The English department is located in the College of Arts, Humanities and Social Sciences. A Department Head, reporting to the Dean of Arts, Humanities and Social Sciences, directs the faculty of the English Department and is responsible for the undergraduate and graduate programs. A Coordinator of Composition, responsible to the department head, directs the Composition program and directly supervises the graduate teaching assistants. A Graduate Coordinator, responsible to the department head, coordinates the M.A. programs, advises all M.A. students, and coordinates their plans of study.
The undergraduate program offers the Bachelor of Arts degree in English (Option A) or English Education (Option B) while it offers minors in English, Professional Writing, and Peace and Conflict Studies.
The graduate program in the department offers the degree of a Master of Arts (M.A.) in English both in face-to-face and online formats. The department works closely both with other departments in the College of Arts, Humanities and Social Sciences and with the Graduate School.
The department offers a number of general education core courses, including Composition I and Composition II, and several humanities courses, including Literature of Diverse Cultures, Women in Literature, and Literature of the American West. In addition, the department also provides many service courses to students across the various colleges and departments of the university (such as Technical Communications). We provide courses in the Honors College curriculum, including Composition I and II and Honors Colloquiums.
We work closely with other departments to ensure that students are aware of course opportunities both at the undergraduate and graduate levels. Students from other programs who are interested in education as a career goal often enroll in our Methods of Teaching English course. Graduate students in other graduate programs utilize our graduate courses, especially in the areas of creative and professional writing.
Since the last program review, the department has greatly expanded curricular offerings via the internet. Course offerings include: Basic Writing, Composition I, Composition II, Introduction to Literature, Juvenile Literature, World Literature, Women in Literature, Topics in Literature, Technical Communications, and Creative and Professional Writing (graduate level).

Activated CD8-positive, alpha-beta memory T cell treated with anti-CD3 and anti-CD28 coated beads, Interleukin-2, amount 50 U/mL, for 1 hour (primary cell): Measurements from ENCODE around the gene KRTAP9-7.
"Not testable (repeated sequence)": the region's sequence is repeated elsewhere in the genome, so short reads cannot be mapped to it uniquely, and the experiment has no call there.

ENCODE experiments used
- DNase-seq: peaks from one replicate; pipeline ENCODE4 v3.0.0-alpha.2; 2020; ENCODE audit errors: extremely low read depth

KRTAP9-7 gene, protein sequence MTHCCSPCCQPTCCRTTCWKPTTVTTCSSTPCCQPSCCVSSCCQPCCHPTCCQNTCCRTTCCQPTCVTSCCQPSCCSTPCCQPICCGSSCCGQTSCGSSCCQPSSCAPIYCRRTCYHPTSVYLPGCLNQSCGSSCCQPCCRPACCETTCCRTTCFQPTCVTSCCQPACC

The department has been working on updating and improving the curriculum, including a major curriculum revision in 2016 followed by the implementation of a formal assessment plan in 2018. Some courses include creative writing classes, professional writing classes, peace and conflict studies classes, capstone classes, and study abroad classes and/or other opportunities for credit (such as internships). Finally, the department has developed an impressive commitment to service-learning projects and implementation. Many courses in the department incorporate service-learning projects.
In terms of research, scholarship, and creative activity, the department has developed a diverse and expanded research agenda, based on the specialty and interests of faculty members. These activities range from literary criticism to composition and rhetoric studies to linguistics to the scholarship of teaching and learning (SOTL). It is important to note the context of the scholarship and creative activity in the department given the extensive teaching and service roles of each faculty member. In 2010, the course load for tenure track faculty was decreased from a 4/4 to a 3/3 to allow for greater research productively. As a result, the research profile of the department has expanded significantly.